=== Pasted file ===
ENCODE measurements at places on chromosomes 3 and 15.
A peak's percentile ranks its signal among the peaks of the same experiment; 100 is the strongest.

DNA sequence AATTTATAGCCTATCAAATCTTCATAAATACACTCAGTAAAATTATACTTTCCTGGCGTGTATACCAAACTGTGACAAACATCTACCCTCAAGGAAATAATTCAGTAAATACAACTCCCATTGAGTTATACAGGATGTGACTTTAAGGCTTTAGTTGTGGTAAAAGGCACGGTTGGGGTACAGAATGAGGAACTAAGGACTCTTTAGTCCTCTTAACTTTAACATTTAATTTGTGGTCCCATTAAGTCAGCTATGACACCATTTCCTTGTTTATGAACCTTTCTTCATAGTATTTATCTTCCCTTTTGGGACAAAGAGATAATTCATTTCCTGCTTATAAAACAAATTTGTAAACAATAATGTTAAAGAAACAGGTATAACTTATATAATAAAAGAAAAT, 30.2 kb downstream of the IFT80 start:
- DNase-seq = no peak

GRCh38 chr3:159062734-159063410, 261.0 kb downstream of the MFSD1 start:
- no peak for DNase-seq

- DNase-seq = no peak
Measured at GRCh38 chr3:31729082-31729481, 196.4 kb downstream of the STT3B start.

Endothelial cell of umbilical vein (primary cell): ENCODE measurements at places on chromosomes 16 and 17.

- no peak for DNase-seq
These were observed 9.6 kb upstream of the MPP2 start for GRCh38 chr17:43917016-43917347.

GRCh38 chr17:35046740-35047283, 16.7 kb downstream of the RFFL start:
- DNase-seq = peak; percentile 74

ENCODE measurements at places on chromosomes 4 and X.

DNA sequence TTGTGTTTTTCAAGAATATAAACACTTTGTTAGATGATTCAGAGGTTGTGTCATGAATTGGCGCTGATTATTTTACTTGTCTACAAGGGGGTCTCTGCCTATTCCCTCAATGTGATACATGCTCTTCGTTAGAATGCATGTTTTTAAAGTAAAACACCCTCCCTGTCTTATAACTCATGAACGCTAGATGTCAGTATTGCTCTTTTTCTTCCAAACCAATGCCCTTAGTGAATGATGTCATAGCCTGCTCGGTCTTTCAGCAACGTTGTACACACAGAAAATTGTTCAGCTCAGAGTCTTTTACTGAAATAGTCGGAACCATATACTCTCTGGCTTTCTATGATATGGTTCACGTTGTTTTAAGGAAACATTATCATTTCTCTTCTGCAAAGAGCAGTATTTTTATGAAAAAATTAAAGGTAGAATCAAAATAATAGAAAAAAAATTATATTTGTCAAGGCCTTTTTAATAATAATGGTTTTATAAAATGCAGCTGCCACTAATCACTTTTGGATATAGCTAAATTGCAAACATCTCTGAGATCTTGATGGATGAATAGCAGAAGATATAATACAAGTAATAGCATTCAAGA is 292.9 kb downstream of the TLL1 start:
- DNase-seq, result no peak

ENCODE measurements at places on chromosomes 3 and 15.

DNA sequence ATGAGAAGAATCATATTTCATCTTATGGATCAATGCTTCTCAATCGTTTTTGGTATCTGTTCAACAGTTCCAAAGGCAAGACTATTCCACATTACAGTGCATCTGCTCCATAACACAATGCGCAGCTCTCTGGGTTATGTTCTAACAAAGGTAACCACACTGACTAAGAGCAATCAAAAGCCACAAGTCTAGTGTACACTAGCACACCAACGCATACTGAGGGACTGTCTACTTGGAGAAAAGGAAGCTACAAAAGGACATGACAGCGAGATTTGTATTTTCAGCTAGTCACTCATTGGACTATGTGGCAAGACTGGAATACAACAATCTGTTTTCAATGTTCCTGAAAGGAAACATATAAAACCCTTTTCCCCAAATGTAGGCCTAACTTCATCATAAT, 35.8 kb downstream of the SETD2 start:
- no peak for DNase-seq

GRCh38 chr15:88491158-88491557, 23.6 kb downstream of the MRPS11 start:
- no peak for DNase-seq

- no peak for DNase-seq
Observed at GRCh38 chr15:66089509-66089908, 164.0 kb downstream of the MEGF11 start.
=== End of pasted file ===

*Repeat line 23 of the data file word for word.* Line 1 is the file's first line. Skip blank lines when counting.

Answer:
Observed at GRCh38 chr15:66089509-66089908, 164.0 kb downstream of the MEGF11 start.